It’s kind of like this: What if you have your own personal IRA for retirement. You’ve been paying into it for years, it’s building up. You get offered a shiny new job and they tell you, “If you want to work for us, you have to cash in your IRA. No, we won’t reimburse you for penalty fees. Don’t worry, we have a great 401-K plan. The catch in, if your job here ever ends, you don’t get to keep any of the money from that 401 K.”

Bad deal.

That said, it is fine to negotiate with your employer about reasonable concessions regarding your blog, such as no blogging on your site about workplace issues. But outright blogging prohibitions should be a flat dealbreaker.

Most media employers do back down on flat blogging prohibitions and negotiate compromises if challenged. So I strongly recommend that you push back and negotiate. No employer should be able to dictate your online identity. They don’t own who you are.


For many reasons, online conversation ultimately makes you more findable. And if all the conversation channels you use point back to your blog, Google will love your blog more. That’s because inbound links from other sites (even in comments you make) are a key ingredient of Google Juice.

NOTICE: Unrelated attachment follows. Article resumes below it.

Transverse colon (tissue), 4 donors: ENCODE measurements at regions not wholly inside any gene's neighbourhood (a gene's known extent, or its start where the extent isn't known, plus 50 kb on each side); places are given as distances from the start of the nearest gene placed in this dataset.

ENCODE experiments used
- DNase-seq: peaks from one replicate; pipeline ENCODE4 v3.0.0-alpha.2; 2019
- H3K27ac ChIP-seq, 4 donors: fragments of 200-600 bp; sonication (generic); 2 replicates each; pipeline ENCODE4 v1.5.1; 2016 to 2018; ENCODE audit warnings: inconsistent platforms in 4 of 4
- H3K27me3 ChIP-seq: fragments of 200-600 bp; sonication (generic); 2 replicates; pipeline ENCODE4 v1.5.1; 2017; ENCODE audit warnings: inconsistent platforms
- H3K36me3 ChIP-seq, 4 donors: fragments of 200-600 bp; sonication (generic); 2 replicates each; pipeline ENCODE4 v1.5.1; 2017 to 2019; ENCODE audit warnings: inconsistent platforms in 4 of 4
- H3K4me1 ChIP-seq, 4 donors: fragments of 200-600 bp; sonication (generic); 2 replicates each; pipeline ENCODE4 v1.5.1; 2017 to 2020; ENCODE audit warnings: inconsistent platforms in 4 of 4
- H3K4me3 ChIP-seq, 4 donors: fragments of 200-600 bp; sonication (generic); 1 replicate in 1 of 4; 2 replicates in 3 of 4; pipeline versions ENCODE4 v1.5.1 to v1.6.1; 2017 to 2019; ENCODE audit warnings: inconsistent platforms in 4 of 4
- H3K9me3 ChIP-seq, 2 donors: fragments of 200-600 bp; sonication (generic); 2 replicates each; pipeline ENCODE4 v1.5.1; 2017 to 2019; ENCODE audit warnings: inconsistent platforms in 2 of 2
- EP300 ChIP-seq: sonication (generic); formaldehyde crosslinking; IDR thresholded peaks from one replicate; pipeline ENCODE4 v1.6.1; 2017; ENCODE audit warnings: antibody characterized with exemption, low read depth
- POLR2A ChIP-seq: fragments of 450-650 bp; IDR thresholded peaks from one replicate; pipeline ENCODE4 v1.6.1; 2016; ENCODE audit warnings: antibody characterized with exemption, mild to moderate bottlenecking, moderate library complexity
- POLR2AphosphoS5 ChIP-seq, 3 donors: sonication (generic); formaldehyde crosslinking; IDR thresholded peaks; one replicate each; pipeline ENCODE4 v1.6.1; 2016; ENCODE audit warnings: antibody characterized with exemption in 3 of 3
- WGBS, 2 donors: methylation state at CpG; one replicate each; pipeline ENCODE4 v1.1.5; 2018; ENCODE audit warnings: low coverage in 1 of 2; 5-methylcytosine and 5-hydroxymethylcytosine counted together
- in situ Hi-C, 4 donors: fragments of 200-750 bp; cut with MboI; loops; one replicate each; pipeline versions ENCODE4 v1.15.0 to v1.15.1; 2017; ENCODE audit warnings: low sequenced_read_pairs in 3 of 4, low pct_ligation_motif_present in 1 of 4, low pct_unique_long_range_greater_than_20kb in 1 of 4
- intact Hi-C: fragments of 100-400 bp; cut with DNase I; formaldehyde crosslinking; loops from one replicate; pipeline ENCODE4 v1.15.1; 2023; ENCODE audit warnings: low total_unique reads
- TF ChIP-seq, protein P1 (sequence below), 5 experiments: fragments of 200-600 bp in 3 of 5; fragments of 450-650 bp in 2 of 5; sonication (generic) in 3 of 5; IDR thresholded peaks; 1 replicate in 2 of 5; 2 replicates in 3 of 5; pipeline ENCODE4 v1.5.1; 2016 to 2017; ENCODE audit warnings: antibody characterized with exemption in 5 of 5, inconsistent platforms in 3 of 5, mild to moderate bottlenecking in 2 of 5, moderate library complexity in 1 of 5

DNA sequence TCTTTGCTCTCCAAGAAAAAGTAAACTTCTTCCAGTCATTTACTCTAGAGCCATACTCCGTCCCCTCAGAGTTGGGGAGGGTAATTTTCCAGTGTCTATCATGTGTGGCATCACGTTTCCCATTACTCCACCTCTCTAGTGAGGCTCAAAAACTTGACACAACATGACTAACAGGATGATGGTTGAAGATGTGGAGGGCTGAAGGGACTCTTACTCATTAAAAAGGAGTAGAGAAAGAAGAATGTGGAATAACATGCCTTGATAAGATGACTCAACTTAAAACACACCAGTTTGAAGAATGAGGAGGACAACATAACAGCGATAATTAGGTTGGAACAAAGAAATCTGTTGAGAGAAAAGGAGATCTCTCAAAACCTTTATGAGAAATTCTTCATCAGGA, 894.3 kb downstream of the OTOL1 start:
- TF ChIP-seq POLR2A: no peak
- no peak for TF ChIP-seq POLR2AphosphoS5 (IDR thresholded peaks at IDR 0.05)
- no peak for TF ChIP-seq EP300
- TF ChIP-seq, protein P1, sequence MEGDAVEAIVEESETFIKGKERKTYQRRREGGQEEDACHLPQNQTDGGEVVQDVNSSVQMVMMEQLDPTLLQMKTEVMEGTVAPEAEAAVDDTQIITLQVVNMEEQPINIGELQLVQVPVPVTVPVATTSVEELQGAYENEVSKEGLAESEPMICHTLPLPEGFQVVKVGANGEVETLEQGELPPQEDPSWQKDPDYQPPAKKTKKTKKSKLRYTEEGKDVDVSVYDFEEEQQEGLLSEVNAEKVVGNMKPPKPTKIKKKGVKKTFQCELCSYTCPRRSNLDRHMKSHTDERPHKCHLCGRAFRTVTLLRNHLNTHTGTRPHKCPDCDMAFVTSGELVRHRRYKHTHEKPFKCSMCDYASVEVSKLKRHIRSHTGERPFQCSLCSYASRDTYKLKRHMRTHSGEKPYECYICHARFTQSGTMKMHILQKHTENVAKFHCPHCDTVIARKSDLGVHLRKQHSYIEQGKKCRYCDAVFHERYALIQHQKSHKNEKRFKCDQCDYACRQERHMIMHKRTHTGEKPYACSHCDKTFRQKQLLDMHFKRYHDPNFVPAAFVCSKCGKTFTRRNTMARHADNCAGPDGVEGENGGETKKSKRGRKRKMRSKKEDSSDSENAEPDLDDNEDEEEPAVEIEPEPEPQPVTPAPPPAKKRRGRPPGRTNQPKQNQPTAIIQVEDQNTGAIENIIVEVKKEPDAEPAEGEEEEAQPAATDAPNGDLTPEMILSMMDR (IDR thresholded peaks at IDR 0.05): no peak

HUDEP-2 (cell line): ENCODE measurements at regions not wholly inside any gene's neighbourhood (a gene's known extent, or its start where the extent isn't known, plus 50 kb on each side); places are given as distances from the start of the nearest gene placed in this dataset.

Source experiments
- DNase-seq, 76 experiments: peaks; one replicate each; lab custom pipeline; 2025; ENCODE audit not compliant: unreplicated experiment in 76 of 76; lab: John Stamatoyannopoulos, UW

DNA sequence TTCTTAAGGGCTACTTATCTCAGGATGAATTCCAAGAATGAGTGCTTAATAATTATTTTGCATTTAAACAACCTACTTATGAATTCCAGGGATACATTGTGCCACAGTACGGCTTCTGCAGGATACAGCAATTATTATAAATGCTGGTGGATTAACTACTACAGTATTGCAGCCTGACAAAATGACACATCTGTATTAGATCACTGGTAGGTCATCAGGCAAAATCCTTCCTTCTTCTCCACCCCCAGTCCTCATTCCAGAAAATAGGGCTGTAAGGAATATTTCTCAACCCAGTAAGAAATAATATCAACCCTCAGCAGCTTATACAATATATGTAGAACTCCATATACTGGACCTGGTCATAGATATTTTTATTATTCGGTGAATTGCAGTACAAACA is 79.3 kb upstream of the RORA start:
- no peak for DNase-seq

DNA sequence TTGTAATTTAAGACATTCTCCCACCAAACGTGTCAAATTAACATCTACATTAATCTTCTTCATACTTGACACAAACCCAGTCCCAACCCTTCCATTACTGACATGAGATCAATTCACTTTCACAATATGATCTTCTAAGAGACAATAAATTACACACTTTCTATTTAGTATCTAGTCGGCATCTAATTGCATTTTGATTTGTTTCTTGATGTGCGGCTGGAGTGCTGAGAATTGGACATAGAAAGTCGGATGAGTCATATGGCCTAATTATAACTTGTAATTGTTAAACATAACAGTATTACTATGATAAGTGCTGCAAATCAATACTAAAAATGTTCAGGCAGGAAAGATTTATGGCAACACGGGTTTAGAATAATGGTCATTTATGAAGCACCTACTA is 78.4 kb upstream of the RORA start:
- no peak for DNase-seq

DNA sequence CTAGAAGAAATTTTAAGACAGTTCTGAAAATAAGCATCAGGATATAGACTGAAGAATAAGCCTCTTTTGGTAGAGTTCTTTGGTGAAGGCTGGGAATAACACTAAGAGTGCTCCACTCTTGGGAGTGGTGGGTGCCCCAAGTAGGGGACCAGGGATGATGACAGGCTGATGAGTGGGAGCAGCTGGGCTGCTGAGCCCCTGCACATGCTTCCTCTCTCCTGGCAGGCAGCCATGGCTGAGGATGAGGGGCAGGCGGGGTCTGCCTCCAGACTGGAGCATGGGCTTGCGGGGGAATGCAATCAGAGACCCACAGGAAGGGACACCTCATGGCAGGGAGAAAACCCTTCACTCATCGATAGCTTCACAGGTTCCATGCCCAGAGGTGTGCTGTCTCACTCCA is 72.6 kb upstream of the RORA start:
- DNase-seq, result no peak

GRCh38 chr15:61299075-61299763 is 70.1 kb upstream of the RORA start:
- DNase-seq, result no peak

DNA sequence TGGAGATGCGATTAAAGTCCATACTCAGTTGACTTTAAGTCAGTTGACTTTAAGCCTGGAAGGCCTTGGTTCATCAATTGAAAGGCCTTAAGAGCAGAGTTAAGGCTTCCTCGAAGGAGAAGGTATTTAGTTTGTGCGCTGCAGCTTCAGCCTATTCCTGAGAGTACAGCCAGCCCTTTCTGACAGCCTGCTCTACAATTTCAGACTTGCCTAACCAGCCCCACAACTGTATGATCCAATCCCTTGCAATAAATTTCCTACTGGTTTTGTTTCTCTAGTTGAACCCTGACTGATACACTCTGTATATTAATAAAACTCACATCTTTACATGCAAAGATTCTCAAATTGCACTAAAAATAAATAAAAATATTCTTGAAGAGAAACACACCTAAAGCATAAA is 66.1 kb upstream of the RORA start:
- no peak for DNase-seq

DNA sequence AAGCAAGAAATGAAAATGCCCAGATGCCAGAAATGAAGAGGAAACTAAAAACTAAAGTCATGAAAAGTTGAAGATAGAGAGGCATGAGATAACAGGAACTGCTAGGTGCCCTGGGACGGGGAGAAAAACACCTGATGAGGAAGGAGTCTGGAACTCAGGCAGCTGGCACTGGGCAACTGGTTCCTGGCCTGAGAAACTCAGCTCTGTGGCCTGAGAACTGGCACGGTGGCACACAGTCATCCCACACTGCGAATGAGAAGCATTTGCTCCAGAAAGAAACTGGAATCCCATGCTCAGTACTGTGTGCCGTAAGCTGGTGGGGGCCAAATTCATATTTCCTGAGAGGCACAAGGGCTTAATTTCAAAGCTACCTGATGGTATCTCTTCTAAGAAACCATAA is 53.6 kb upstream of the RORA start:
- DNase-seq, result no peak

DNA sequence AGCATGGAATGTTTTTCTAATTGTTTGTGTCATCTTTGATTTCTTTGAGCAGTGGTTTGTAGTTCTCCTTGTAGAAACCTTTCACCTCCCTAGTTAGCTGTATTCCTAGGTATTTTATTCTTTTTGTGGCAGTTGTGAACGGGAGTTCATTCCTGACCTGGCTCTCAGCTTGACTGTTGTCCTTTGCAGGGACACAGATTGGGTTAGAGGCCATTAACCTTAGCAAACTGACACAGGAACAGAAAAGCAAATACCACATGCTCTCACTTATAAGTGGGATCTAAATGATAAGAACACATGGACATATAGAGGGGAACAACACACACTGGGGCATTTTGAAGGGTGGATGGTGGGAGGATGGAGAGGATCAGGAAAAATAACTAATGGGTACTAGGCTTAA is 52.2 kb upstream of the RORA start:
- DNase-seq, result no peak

So when you comment on other blogs (and you should), always link back to your blog’s home page. Put your blog’s URL in your e-mail signature line. Include it in your social media service profiles, plus anywhere else you can think of. Don’t worry, this isn’t pushy; it’s normal. It’s even expected as a matter of courtesy and transparency.


For instance, I have always blogged on even though I edit Poynter’s E-Media Tidbits blog and probably post there more frequently. That’s because is the core of my personal brand. I have collected a valuable community there.

Furthermore, currently boasts a Google page rank of seven (out of a possible 10). By comparison, the main Tidbits page currently ranks at six, while the Poynter Online home page ranks at seven.

…How are you using your blog to build your personal brand? Has it helped you through career transitions (such as from journalism to academia, or from reporter to editor, or from employed to self-employed)? What tips would you offer? And if you still don’t have your own blog, why not? Please comment below.

(NOTE: I originally published this on Poynter’s E-Media Tidbits on Sept. 16, 2008. See the comments there.)

7 thoughts on Media Career Insurance: Your Blog

  1. This is a great set of advice.

    I’ve been wondering what to tell students when former-colleagues-turned-academics call in my offer to speak to their classes. This post gets a star in Google Reader so I can find it when that time comes.